On April 3, 1865, Colonel Isaac M. Kirby of the 101st Ohio Infantry was ordered to “scout in the direction of Asheville.” He set out from Greeneville, Tennessee, with 900 troops and an estimated 200 partisans and Confederate deserters who had taken an oath of allegiance to the United States. After camping at Warm Springs on the first night, Kirby decided to leave the cannons and wagons there under heavy guard and proceed toward Asheville with only the infantry. His men burned two bridges on the approach.
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With word of their approach, Colonel George W. Clayton, Asheville’s highest-ranking officer at the time, called upon the Home Guard to defend the city. The forty-four member “Silver Grays,” who counted among their ranks a 14 year old boy and a 60 year old Baptist minister, were bolstered by about 250 more men that Clayton “bullied, argued, or shamed” into taking up arms to defend Asheville. Clayton gathered the men and two small brass Napoleon cannons and marched them to rough earthworks that overlooked the French Broad route being used by Kirby’s men. When the two forces met at 3 o’clock in the afternoon, they simply lined up and began firing. There was no maneuvering, but gunfire, peppered with a few cannon blasts, continued for about five hours.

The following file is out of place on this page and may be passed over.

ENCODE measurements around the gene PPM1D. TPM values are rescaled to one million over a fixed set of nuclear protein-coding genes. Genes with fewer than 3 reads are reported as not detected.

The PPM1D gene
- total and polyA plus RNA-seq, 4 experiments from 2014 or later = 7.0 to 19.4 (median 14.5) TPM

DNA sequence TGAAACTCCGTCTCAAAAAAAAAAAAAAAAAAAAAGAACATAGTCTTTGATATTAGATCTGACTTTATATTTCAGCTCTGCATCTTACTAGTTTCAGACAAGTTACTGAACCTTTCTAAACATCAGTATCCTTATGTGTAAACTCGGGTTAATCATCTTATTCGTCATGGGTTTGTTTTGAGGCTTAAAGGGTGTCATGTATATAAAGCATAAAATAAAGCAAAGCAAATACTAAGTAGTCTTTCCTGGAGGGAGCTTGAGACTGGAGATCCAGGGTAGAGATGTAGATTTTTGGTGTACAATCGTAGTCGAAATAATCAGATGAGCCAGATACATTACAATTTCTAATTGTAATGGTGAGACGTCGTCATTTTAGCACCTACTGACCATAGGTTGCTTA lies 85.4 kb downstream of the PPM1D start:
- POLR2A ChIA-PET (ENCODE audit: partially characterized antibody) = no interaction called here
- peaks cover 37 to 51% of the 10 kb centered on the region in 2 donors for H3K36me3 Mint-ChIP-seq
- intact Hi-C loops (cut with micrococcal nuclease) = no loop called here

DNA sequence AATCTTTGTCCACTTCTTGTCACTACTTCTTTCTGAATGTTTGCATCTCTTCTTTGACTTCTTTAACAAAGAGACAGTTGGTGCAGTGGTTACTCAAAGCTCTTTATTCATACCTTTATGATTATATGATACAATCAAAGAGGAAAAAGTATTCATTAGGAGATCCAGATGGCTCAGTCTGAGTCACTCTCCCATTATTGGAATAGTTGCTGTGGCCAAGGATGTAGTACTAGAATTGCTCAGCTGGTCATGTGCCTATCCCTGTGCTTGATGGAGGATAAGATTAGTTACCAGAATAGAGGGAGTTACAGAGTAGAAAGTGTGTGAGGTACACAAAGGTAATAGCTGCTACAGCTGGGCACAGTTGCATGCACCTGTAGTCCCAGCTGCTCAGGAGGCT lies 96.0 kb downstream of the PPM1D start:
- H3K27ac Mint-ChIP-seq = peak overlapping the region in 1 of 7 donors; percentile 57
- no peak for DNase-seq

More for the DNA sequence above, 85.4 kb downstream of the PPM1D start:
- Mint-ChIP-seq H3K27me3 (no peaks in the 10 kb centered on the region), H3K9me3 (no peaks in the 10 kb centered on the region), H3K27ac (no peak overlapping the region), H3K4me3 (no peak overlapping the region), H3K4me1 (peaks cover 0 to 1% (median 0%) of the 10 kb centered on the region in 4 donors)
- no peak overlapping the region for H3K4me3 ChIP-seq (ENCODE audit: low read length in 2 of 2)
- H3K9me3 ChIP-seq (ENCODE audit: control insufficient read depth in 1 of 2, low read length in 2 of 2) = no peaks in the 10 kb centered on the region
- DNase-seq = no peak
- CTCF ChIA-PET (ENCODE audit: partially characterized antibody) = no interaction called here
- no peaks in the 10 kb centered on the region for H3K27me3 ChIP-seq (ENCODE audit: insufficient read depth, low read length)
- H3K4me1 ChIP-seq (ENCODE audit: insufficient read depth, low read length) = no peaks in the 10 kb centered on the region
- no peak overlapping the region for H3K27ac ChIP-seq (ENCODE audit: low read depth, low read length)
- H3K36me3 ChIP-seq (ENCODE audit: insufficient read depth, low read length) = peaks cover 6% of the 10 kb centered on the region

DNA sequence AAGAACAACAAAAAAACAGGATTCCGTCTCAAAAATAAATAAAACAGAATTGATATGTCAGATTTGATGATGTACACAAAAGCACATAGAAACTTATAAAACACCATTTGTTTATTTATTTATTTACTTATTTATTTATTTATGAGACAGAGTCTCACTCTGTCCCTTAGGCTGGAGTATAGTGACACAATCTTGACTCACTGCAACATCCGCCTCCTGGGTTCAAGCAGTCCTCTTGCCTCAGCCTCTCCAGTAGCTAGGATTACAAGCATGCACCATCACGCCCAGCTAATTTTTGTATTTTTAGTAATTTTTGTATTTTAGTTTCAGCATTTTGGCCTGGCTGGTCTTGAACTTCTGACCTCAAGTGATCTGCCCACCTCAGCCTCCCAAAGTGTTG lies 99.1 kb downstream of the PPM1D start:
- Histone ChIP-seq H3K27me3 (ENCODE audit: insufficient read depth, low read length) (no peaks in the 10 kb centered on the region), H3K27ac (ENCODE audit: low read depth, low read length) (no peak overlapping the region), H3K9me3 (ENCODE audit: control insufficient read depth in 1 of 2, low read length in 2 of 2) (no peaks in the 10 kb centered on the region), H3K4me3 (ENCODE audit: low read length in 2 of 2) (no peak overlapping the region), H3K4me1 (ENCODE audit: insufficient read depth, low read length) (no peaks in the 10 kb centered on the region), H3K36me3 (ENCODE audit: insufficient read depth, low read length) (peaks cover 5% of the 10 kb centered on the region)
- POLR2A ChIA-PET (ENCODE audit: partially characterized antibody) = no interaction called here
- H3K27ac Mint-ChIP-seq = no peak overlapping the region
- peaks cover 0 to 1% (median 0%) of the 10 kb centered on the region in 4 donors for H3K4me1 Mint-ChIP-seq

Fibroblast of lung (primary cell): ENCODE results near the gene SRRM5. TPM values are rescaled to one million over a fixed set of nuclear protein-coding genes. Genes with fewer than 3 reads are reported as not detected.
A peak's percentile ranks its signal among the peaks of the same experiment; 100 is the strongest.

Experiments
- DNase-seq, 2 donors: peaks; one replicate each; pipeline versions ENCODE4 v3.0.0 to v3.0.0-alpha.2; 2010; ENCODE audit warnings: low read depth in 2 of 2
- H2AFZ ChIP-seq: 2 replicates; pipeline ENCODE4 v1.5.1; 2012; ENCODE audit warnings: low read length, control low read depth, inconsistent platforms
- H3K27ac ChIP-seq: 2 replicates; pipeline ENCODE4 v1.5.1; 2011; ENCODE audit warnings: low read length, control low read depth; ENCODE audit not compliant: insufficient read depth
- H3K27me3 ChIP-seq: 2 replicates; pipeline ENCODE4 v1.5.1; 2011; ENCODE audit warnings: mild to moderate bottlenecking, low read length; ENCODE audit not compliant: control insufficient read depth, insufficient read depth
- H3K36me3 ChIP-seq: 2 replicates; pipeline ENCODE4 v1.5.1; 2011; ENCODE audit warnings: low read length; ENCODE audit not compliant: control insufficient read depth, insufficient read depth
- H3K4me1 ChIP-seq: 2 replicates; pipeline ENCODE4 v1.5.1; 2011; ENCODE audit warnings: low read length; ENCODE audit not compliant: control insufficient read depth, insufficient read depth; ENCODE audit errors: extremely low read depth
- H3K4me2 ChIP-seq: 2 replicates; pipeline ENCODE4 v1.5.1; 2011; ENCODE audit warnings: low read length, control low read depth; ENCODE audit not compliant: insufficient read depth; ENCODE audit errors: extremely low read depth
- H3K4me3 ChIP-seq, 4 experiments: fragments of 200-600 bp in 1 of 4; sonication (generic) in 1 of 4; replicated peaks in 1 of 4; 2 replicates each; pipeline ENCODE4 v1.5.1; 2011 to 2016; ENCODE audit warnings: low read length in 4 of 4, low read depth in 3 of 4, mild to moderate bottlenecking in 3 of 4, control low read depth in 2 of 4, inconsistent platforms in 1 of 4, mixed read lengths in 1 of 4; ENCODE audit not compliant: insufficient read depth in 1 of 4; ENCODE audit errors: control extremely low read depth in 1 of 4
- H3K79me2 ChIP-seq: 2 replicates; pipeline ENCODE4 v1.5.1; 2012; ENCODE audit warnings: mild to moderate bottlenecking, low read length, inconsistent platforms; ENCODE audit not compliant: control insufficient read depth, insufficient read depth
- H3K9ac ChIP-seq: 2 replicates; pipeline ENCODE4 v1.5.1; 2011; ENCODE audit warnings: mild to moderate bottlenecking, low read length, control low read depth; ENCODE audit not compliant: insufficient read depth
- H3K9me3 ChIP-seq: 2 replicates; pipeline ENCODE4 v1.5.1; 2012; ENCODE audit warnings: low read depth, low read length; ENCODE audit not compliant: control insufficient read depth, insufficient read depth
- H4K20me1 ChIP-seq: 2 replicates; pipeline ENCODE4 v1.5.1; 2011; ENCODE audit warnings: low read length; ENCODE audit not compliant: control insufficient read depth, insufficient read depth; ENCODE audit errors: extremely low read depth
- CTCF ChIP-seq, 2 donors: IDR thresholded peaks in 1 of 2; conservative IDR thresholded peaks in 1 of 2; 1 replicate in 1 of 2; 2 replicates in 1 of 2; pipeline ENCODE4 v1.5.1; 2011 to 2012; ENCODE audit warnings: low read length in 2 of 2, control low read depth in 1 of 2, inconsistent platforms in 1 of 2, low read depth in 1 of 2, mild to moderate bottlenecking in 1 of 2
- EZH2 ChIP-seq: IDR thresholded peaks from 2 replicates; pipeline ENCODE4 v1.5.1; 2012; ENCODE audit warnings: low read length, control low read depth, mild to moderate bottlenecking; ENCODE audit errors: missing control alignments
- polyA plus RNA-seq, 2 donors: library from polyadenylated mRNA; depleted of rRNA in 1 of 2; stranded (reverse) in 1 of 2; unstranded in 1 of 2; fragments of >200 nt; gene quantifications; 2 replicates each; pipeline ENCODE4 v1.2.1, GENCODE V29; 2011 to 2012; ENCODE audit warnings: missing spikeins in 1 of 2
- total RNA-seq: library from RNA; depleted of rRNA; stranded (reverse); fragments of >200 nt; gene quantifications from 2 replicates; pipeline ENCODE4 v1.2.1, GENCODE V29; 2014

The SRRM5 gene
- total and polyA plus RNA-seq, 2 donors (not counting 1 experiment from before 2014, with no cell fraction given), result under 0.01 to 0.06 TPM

Kirby’s men retreated recklessly along the same route they had used for the approach, leaving items such as rifles, canteens, and haversacks in their wake. Kirby’s accounts of the events demonstrate that he was ill-informed as to the strength and numbers of his opponents. Reports of casualties vary from zero to three, but it is said that the following morning the Confederates inspected Kirby’s abandoned position and found one Union soldier’s leg in a boot. Aside from a few entries in the Official Records of the War of the Rebellion, the only details that have survived were related by Forster A. Sondley, who wrote a history of Buncombe County and who also had his Shetland pony stolen and later shot by Kirby’s troops on the way to the engagement.
The site of the breastworks is now part of the campus of the University of North Carolina at Asheville. A controversy still teems in and around Asheville—was the encounter of April 3, 1865, a battle, a skirmish, or an engagement? Placed in context, and with what little is known about the event, the best evidence (contrary to the wording at the head of the marker) would indicate that it fell well short of a battle but is rather more properly seen as an engagement.
Forster A. Sondley, A History of Buncombe County (1930)
John C. Inscoe and Gordon B. McKinney, The Heart of Confederate Appalachia: Western North Carolina in the Civil War (2000)
William R. Trotter, Bushwhackers: The Civil War in North Carolina, The Mountains (1988)
Asheville Citizen-Times, April 30, 2005
Official Records of the War of the Rebellion, especially Kirby’s report of April 13, 1865, in Vol. XLIX, Part 1, Series 1
John G. Barrett, The Civil War in North Carolina (1963)